The Sinai Peninsula is known for its aura of stillness. But amid the timeless mountains and endless dunes, the great crossroad between Africa and Asia is more active today, and potentially more explosive, than at any time in history.
In July, the natural-gas pipeline across the Sinai from Egypt was blown up for the fifth time this year, causing major disruptions to both the Israeli and Jordanian economies. Unidentified gunmen also attacked a police station in the northern Sinai town of El-Arish, leaving five dead. Egyptian authorities were quick to assert that the attackers were waving black flags and carrying the Quran.
This surging unrest has serious implications for Israel, and not just because of the hundreds of thousands of Israeli tourists traveling each year to Sinai in spite of official warnings of possible terrorist attacks. The Egyptian authorities and some outside observers periodically attribute the escalating unrest to al-Qaeda. Given earlier evidence for Hizballah squads in Sinai, and the frequent official Israeli alerts imploring citizens to return, there is little doubt that the security vacuum is allowing more Islamists groups to operate in the region. A recent video posted by "al-Qaeda of the Sinai Peninsula" (most likely Palestinian Salafis opposed to Hamas) demonstrates the power of the al-Qaeda name, if nothing else.
The great unknown is how many outsiders from al-Qaeda and other Islamist groups have taken up residence in Sinai. But another great unknown is how many Sinai Bedouin have joined them.
Forty years ago, Sinai Bedouin numbered under 40,000. Today the peninsula is home to between 100,000 and 200,000 Bedouin, along with native Egyptians who have been resettled into the northwest area or who work at the southern resorts, plus tens of thousands of Palestinians in northeast Sinai near Gaza. Thousands of Africans refugees are also crossing the Sinai annually en route to Israel. Whatever their origins—most Bedouin tribes are relative latecomers to Sinai, having arrived between 300 and 500 years ago from Arabia or to a lesser extent from Egypt—the Bedouin typically proclaim their loyalty to Egypt, at least when in the presence of Egyptian officials.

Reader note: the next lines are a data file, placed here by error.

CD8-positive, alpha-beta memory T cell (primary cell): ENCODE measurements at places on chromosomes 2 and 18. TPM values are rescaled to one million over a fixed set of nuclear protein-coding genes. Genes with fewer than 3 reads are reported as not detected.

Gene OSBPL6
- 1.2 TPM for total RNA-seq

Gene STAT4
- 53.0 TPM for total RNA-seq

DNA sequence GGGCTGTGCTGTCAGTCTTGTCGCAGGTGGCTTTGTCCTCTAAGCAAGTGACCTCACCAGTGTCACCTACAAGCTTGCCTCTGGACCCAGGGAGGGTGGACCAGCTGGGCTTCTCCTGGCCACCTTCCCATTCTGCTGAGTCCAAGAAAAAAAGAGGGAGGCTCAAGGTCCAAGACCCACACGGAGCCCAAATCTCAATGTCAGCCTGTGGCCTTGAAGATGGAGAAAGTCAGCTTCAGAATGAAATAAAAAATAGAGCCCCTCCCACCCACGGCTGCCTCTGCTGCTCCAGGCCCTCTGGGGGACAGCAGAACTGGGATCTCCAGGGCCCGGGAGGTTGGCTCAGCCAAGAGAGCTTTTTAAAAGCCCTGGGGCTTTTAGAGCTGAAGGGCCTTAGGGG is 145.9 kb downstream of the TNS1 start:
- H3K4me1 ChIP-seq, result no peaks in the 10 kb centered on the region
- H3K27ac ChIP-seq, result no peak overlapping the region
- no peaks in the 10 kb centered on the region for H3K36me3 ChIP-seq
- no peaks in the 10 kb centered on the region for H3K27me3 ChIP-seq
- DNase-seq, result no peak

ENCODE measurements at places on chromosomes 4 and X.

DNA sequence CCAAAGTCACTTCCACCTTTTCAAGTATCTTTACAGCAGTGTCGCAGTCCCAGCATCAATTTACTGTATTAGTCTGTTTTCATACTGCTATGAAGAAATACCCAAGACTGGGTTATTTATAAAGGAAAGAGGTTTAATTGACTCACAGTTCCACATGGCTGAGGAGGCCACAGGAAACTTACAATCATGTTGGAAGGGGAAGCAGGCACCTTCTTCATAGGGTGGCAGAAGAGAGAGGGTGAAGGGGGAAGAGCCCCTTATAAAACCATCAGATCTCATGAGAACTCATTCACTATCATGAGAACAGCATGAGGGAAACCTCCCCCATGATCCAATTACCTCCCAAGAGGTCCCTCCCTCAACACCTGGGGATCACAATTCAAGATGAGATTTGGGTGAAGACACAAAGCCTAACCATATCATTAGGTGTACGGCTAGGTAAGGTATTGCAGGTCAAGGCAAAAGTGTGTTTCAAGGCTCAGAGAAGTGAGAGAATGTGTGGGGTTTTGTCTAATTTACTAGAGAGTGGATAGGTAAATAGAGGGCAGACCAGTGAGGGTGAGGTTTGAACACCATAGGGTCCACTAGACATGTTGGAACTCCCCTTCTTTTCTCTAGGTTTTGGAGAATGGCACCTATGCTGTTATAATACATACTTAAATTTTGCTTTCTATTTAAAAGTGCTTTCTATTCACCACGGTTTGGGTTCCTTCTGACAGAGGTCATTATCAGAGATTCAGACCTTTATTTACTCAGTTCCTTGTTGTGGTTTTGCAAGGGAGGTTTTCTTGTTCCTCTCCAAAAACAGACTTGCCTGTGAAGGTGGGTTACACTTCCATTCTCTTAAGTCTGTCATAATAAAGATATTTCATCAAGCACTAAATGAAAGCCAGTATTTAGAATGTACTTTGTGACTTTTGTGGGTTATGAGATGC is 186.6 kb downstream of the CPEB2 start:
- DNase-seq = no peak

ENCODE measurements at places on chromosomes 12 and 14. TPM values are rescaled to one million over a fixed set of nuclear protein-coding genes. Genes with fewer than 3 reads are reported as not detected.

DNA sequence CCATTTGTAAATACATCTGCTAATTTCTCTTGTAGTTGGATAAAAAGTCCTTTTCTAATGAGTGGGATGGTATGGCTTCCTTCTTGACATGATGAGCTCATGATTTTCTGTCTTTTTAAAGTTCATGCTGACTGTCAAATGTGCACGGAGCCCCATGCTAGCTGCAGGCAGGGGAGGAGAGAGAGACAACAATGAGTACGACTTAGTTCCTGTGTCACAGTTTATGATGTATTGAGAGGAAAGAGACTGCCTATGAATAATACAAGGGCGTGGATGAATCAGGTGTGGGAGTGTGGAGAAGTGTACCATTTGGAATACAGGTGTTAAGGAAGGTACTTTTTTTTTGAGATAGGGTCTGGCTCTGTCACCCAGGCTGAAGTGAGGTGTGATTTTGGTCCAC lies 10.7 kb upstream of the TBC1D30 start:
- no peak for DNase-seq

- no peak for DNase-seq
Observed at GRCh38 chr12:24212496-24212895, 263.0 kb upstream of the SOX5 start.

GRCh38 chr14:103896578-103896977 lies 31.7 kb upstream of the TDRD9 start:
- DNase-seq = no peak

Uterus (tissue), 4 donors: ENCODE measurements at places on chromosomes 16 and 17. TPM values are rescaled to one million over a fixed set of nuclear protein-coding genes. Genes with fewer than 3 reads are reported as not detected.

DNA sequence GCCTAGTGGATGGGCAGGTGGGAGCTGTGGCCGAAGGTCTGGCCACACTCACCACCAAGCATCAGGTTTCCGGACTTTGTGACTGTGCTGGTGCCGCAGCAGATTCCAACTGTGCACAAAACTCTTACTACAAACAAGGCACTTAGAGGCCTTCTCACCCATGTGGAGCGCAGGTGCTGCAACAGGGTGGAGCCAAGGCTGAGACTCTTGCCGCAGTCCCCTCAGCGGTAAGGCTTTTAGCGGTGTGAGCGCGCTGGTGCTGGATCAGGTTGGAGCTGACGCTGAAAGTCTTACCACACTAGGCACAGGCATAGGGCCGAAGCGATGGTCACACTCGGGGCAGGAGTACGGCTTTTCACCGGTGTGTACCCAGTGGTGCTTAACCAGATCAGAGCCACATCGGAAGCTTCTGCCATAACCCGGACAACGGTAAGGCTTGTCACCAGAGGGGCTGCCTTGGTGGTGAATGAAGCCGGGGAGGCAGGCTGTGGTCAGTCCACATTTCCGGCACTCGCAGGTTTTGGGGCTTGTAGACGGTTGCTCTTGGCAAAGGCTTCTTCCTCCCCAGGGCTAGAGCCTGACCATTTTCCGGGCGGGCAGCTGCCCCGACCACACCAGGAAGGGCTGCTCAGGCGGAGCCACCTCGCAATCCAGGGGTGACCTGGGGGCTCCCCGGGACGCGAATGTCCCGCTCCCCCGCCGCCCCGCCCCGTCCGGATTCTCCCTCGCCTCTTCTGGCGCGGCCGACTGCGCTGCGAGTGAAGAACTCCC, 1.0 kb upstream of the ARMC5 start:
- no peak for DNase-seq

Of course, there are also Bedouin within Israel, where many increasingly identify themselves as Palestinians—an identity that helps them publicize their many claims against the Israeli government. For the moment most Sinai Bedouin seem to regard themselves as loyal primarily to their particular tribes, with their subtle politics and swirling allegiances.
The history here is instructive. After Israel returned Sinai to Egypt in 1982, the region languished until the 1990's, when a series of Islamist attacks at major sites in Egypt proper, like Luxor in the Nile Valley, cut deeply into tourism. In response, Egypt began investing massively in tourist infrastructure in Sinai, particularly at Sharm el-Sheikh and other Red Sea resorts. Europeans streamed in for scuba diving, casinos, and beach life, and the area achieved minor significance as the site of international meetings and conferences.